Further reading

Croft, P. J., ed. The Poems of Robert Sidney. Oxford: Oxford

University Press, 1984. Hay, Millicent V. The Life of Robert Sidney, Earl of Leicester.

Cranbury, N.J.: Associated University Presses, 1984. Waller, Gary. English Poetry of the Sixteenth Century. 2nd ed.

London: Longman, 1994.

Gary Waller

"LENTEN YS COME WITH LOVE TO TOUNE" ("SPRING HAS ARRIVED WITH LOVE") Anonymous (1300) As printed in modern editions, "Lenten is come" comprises three 12-line stanzas rhyming aabccbddbeeb. In the generally accepted three-stanza poem, the b-rhyme lines contain three metrical feet, while the other lines contain four. The structure therefore separates each stanza into four discrete three-line sections, loosely connected by the b rhyme. Like many Middle English lyrics and ballads, the poem's first stanza celebrates the coming of spring, praising the blossoming flowers and the birds' songs. As the stanza ends, the poet begins to project his own emotions onto the birds, whom he represents as rejoicing over their good luck so that all the wood rings with their song.

In stanza 2, this pathetic fallacy (concept of celebrating spring) continues as all of nature rejoices at the coming of spring, but in such human terms that it is clear the speaker is projecting his emotions into the natural scene. The poet depicts the rose deliberately donning her red face, the leaves in the bright wood beginning to grow with desire, and the animals cheering their mates. But as the second stanza ends, a new note is sounded as the speaker complains of his own unrequited love.

The poem's third stanza is structured much like the second: It opens with further description of the secret songs of the birds and animals, then shifts to the human world. In a striking juxtaposition, the speaker says that worms make love under the ground, but that women simply grow inordinately proud. Women, therefore, are depicted as unnatural, out of step with the natural impulses of spring in which even the worms, God's lowest creatures, participate. Clearly his mistress's rejection has caused the speaker to make this judgment, and he ends the poem declaring that if his lady continues her disdain, he will run off to live in the woods.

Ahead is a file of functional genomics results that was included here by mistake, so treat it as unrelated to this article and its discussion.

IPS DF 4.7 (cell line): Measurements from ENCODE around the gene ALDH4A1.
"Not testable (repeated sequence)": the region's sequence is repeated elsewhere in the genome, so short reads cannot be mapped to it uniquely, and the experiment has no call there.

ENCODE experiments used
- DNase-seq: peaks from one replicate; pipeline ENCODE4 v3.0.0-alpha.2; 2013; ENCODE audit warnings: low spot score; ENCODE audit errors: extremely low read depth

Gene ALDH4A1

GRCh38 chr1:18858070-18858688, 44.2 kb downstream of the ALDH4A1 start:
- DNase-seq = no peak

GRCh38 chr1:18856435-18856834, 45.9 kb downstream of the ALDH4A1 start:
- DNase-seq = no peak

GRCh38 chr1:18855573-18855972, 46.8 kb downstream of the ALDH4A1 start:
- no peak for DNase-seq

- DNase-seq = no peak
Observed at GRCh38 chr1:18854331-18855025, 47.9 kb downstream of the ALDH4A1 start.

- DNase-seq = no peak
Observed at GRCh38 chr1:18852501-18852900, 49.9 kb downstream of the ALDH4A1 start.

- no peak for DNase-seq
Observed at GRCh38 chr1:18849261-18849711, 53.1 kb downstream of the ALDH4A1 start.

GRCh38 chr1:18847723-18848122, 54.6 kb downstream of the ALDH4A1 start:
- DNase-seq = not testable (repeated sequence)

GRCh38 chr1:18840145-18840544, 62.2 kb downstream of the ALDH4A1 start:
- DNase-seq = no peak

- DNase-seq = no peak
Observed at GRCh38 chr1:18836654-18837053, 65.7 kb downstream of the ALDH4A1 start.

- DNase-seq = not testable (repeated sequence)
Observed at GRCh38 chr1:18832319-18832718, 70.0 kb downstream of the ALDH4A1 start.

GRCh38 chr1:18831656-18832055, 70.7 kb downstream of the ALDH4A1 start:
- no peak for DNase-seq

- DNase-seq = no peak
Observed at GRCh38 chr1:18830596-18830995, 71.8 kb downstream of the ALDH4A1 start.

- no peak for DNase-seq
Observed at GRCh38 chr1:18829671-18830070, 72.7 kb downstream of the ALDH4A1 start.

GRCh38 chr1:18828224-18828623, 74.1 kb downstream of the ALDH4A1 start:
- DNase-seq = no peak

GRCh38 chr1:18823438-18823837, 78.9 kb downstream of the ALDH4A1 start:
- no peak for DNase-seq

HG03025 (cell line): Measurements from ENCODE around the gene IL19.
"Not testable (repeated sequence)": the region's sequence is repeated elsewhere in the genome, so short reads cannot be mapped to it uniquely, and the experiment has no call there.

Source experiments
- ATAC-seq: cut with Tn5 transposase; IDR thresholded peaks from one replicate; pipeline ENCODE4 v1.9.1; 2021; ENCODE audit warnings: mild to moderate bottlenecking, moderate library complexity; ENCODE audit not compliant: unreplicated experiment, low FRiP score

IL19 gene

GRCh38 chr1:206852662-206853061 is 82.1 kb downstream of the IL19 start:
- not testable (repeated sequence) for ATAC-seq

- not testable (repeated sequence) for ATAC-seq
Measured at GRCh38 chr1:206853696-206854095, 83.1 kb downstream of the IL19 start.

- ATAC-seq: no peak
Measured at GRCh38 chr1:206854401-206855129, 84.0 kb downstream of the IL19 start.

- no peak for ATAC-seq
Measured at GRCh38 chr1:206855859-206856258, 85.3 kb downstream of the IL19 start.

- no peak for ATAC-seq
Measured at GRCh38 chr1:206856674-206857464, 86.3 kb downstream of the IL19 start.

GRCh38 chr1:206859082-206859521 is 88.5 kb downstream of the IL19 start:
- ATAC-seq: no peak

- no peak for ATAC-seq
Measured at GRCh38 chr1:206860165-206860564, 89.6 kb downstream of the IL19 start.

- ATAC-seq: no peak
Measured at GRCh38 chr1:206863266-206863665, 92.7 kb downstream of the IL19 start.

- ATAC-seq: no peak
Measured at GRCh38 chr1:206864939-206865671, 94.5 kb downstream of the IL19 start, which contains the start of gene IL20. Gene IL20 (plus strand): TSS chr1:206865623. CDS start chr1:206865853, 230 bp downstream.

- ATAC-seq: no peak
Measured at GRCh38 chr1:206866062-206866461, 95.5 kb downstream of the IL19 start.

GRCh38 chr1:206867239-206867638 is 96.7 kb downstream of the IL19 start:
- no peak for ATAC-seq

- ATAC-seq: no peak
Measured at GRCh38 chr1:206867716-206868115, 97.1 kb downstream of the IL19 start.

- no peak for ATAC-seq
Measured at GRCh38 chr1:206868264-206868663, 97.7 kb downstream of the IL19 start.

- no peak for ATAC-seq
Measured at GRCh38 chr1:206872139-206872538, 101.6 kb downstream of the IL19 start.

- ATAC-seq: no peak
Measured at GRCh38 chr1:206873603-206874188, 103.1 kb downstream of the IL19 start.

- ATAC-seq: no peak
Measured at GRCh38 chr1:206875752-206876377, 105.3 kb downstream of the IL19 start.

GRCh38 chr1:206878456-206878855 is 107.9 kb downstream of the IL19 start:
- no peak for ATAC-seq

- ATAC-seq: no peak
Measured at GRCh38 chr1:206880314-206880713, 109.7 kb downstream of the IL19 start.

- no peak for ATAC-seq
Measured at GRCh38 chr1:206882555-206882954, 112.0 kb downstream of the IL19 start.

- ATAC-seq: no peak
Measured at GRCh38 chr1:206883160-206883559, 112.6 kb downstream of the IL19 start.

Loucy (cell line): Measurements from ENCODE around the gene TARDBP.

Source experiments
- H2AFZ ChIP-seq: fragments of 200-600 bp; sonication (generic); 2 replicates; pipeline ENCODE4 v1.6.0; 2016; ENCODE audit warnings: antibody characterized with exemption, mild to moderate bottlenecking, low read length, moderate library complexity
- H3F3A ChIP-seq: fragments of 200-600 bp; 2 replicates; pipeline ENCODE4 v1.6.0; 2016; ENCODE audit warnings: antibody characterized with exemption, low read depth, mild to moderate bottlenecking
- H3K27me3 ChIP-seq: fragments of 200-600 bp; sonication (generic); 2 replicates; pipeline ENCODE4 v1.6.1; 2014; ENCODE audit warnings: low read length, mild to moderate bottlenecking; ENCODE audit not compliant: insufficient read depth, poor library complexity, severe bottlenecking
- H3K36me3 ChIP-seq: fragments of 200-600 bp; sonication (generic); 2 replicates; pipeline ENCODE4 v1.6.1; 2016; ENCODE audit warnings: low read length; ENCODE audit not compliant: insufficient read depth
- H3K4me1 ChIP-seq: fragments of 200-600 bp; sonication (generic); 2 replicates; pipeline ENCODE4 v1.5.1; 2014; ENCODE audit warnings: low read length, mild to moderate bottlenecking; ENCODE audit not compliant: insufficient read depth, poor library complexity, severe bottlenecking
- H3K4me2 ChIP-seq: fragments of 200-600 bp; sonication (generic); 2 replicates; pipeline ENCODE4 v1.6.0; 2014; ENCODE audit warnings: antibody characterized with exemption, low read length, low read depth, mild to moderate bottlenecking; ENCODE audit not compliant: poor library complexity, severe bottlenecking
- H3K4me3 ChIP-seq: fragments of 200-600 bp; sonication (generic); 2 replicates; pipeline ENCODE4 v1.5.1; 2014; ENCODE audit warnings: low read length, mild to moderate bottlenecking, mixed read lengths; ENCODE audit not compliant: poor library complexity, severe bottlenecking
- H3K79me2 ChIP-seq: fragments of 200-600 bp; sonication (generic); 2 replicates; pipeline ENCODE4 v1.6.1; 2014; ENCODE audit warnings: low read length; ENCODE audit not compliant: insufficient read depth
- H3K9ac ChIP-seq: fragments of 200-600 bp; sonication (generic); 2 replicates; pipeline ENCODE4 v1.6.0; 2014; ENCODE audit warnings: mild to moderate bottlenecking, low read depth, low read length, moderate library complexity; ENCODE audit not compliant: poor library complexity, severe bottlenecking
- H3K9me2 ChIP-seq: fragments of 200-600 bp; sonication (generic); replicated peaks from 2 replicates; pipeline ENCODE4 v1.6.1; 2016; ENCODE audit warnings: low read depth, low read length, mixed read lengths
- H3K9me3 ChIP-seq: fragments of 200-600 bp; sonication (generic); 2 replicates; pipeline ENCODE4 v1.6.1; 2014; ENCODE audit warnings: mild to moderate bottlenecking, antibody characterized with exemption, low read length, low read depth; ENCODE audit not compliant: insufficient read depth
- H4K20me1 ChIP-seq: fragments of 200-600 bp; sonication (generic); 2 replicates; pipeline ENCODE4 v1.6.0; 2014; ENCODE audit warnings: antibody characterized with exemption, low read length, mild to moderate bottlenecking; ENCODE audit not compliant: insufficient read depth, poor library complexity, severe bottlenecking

The poem has been called the most artistic reverdie in Middle English language, but some have criticized it for including the conventional "love longing" in a "nature poem" where it does not seem to belong. The scholar Andrew Howell, however, notes that such a nature opening would have led the medieval reader to expect the lover to reveal himself after the opening stanza, and notes that the beginning of the poem may allude to the Middle English poem "The Thrush and the Nightingale." The point of the work seems to be the deliberate contrast between the harmonious natural world and the human conflict caused by unrequited love. The critic Edmund Reis sees the speaker of the poem as being out of step with the natural world, because his love longing makes it impossible for him to participate in the joy of the spring (l. 67). The speaker's vow to leave the world of humans and join the natural world of the woods seems appropriate as well, until one remembers that in medieval literature, the wild man of the woods who abandons human society was a conventional image of madness, or of an unnatural man. Thus, the poem ends with the speaker and his

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